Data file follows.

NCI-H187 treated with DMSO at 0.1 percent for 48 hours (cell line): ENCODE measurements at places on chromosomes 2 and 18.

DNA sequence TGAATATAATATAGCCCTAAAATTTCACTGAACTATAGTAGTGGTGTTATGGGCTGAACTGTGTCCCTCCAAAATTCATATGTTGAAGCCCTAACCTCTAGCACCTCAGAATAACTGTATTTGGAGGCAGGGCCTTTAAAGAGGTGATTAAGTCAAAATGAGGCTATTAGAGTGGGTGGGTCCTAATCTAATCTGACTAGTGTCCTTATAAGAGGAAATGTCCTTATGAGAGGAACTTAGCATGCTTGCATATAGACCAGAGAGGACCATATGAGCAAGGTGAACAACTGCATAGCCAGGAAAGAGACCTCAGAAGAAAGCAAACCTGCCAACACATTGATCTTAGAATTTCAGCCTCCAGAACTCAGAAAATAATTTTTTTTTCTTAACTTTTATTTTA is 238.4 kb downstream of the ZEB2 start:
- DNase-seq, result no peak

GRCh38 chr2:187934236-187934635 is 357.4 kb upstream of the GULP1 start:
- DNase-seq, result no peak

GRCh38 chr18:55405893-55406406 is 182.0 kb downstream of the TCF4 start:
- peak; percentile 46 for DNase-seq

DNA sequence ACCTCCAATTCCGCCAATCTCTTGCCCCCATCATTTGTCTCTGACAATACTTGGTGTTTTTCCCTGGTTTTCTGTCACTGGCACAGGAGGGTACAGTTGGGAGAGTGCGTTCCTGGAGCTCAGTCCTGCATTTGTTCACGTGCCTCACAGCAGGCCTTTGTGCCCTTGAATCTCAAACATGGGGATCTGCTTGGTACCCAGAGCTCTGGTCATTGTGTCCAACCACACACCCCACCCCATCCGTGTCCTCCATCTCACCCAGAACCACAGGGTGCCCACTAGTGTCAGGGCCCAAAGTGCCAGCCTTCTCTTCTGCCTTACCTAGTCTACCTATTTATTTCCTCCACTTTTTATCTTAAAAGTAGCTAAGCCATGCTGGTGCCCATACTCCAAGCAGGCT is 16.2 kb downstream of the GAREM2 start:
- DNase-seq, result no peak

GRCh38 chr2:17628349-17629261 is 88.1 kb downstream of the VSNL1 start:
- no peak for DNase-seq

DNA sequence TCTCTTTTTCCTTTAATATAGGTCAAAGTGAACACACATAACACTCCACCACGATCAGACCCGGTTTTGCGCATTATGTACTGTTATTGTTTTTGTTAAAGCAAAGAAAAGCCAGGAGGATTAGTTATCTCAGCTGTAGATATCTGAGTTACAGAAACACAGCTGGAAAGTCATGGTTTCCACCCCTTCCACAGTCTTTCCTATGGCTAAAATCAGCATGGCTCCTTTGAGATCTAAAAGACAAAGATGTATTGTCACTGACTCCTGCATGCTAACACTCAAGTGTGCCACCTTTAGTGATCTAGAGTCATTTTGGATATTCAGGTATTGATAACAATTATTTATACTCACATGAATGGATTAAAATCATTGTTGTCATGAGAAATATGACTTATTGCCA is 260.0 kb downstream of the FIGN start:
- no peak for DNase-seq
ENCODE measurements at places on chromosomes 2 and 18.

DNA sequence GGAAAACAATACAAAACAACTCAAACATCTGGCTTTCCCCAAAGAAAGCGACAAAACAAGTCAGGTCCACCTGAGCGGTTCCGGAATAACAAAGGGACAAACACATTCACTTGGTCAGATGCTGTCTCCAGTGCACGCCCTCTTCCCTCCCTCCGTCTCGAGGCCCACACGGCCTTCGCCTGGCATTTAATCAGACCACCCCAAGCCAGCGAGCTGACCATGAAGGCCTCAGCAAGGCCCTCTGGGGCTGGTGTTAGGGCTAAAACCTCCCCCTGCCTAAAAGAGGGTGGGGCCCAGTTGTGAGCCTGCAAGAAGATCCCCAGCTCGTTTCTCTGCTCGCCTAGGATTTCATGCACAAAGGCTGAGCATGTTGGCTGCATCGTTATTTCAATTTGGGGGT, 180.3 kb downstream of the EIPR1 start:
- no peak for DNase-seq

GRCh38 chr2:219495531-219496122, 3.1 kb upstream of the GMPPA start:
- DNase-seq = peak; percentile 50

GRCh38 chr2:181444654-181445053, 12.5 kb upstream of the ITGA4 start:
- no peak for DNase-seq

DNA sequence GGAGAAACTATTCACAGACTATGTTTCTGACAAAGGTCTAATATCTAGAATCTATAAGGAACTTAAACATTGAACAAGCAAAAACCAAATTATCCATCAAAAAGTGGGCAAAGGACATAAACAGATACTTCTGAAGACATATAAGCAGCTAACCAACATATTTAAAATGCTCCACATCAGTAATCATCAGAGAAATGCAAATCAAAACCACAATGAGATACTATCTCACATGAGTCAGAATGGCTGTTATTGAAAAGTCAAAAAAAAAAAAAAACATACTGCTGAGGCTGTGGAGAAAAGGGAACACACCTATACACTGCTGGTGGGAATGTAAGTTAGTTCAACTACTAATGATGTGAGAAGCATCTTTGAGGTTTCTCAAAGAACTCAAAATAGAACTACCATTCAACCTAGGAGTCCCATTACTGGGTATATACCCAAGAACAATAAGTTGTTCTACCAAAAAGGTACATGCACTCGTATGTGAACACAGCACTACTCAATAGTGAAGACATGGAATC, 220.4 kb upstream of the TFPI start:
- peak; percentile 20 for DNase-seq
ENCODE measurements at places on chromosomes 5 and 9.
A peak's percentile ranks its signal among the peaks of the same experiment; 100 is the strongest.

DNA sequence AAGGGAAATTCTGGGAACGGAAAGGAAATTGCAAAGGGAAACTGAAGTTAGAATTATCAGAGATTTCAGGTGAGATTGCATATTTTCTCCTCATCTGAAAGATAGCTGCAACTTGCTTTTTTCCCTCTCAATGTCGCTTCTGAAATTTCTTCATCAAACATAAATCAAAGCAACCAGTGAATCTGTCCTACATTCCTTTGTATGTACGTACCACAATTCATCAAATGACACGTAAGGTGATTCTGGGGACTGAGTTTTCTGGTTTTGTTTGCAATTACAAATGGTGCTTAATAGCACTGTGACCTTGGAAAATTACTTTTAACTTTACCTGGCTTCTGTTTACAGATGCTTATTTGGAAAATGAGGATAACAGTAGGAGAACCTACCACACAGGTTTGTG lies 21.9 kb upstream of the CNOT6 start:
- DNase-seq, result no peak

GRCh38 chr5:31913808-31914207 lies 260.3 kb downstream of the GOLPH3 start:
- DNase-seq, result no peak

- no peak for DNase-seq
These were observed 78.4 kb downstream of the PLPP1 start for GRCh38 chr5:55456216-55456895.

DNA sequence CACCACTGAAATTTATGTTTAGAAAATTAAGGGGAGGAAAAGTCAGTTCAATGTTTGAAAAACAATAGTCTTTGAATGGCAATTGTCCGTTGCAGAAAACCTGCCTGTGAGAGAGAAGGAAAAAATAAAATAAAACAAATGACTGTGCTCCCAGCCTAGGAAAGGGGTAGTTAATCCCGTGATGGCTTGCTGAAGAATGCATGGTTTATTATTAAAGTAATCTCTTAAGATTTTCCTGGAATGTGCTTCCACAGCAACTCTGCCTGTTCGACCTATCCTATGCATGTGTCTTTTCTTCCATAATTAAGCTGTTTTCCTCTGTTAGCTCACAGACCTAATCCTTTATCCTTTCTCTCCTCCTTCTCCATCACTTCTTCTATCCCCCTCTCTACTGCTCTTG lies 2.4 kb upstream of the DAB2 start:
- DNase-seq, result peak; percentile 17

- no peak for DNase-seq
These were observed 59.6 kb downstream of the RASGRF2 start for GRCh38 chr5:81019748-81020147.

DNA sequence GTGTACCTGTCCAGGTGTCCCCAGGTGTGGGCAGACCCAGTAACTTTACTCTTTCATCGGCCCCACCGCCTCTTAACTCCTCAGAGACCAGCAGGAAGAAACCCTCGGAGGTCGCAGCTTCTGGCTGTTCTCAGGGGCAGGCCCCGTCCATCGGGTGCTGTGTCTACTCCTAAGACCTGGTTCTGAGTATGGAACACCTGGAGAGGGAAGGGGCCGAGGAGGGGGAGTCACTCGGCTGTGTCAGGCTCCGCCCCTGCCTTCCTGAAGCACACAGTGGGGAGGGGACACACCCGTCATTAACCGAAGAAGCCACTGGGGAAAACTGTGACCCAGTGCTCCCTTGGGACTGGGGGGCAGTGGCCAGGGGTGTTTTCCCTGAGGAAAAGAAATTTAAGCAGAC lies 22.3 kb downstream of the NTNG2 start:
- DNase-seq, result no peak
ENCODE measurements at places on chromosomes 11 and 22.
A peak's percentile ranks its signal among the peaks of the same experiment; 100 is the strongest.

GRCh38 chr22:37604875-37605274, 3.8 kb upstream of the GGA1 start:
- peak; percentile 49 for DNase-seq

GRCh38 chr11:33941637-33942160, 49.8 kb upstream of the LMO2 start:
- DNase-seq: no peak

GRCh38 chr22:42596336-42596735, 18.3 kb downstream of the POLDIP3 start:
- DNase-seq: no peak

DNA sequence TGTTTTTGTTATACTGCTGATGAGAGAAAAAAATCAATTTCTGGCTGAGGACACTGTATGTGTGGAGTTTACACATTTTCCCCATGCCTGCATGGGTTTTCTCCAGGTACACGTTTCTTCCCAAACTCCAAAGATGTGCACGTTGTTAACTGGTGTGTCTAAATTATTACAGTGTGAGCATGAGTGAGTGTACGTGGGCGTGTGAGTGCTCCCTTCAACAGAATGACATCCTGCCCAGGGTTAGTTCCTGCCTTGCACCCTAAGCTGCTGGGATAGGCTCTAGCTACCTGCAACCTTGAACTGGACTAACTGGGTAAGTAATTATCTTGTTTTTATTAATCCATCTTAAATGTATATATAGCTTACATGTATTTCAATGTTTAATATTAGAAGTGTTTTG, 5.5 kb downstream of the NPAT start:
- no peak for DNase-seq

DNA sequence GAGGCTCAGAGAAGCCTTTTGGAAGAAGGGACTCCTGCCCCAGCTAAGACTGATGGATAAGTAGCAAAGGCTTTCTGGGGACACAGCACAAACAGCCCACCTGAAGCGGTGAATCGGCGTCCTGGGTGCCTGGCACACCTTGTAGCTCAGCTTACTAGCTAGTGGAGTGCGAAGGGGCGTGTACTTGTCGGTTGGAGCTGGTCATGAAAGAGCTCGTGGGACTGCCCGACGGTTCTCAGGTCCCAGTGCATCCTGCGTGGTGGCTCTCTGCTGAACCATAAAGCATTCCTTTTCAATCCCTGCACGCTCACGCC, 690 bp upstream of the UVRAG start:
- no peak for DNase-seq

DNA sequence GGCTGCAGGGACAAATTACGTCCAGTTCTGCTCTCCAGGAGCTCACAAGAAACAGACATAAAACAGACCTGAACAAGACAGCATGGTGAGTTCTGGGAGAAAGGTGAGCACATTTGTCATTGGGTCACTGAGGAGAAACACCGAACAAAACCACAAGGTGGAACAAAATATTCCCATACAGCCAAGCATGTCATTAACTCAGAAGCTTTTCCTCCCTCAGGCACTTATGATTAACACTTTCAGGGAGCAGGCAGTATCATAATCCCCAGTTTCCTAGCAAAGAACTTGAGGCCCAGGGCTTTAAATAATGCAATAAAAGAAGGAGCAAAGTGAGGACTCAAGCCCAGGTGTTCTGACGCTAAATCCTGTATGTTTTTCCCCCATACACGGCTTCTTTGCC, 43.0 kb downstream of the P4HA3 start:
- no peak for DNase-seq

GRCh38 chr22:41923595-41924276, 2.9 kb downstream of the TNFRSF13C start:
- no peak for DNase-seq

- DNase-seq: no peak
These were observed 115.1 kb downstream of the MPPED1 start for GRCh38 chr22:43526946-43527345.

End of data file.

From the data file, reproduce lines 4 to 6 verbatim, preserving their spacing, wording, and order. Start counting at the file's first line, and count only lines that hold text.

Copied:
GRCh38 chr2:187934236-187934635 is 357.4 kb upstream of the GULP1 start:
- DNase-seq, result no peak

GRCh38 chr18:55405893-55406406 is 182.0 kb downstream of the TCF4 start: